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By hiring home care aides you may find that you save a large percentage that you would be giving to an agency. However, you become their employer and are responsible for their salary, benefits, hiring, firing and witholding Social Security taxes. You must be prepared to speak with your loved one’s physician and those who are involved with their case so you can insure your loved one a proper plan of care.
Researching applicants:
Seek out recommendations from family members, doctors, clergy, caregiver support groups, senior centers, Area Agency On Aging, placement offices on University campuses, nursing and medical schools. If need be, place an ad in the local newspaper and post flyers on the bulletin boards at senior centers, hospitals, and at the universities.
Screen your prospective aid on the phone:
Ask them about their former education and employment. Explain what your needs are for your loved one. If you feel that they may qualify for the position and you are comfortable with the conversation schedule an “in person” interview.
Schedule a meeting:
Some families prefer to schedule the first interview in a public area for security reasons. If you are interested in having them work for you, schedule a second interview in the home where you will be able to show them around, meet with your loved one and then continue your interview from there.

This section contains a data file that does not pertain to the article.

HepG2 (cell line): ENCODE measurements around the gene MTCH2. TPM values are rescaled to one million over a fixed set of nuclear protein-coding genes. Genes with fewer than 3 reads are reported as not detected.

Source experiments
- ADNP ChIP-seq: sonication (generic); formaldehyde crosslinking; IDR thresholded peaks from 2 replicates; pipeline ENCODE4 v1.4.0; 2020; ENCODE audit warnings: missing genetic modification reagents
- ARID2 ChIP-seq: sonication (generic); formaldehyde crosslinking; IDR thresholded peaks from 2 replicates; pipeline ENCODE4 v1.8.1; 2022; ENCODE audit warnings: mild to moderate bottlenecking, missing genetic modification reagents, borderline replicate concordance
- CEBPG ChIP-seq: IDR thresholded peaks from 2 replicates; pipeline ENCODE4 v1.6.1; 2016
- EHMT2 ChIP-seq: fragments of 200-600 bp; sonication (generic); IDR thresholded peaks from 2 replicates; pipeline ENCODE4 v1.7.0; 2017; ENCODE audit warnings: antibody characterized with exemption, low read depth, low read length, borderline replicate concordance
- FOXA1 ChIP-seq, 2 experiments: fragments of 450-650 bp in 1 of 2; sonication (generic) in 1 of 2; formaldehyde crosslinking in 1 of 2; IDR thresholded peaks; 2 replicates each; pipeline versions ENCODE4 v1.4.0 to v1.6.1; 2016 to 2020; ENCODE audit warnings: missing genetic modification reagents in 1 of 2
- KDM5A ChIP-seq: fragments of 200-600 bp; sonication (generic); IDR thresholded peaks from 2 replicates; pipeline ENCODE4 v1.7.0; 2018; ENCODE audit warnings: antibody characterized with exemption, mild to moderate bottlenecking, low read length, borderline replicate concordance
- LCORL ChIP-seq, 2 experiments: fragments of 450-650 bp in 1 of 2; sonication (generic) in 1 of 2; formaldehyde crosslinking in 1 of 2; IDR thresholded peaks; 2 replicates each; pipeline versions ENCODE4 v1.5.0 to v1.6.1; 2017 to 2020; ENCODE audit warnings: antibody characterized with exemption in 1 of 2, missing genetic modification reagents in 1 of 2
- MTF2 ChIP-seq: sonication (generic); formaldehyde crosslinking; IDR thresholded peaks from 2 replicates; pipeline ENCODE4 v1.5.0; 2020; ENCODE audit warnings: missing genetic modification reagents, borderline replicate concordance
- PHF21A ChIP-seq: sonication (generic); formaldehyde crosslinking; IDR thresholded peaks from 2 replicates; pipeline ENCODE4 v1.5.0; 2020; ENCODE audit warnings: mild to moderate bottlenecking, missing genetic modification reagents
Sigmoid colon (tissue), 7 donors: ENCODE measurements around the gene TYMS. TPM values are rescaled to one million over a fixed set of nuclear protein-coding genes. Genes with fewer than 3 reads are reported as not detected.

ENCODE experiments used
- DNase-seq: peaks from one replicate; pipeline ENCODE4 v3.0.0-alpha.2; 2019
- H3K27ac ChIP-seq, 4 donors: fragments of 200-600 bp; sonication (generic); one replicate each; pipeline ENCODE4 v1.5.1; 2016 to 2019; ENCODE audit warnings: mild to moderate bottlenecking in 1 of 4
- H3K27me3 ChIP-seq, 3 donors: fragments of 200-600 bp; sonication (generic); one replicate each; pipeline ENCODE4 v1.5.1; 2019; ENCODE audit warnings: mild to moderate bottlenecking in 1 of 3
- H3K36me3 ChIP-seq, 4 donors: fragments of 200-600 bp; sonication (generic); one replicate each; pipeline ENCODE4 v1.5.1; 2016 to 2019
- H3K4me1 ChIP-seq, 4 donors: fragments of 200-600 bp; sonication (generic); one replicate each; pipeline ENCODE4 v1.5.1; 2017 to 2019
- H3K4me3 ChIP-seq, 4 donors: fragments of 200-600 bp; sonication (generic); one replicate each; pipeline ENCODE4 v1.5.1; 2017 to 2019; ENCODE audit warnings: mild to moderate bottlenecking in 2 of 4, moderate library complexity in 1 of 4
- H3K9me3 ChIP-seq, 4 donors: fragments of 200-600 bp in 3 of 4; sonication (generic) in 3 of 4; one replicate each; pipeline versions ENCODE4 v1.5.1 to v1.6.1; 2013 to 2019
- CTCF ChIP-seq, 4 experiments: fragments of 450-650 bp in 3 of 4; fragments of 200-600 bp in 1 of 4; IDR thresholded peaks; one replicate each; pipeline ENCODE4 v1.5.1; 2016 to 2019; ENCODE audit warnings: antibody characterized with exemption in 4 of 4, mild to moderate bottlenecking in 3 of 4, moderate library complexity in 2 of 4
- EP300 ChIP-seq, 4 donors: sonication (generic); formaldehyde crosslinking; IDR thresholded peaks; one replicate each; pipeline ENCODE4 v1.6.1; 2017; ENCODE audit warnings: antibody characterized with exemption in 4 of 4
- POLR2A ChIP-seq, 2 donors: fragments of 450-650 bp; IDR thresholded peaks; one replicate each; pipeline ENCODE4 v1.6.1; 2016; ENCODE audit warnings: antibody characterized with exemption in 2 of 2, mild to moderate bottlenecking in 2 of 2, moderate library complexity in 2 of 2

Other families are comfortable with having the first interview in the home if the applicant was referred to you by a reliable source. You may choose to have a friend or family member with you when the applicant comes to the home. You may purchase inexpensive employment applications in a local stationery or business supply store. You May also print these forms out for your use. You may want to create your own application customizing the information you want to learn about. It is important for you to describe the job in as much detail as possible so that the applicant understands what is expected of them. Describe any unusual information about the carerecipient that the applicant should be made aware of. Be open and honest.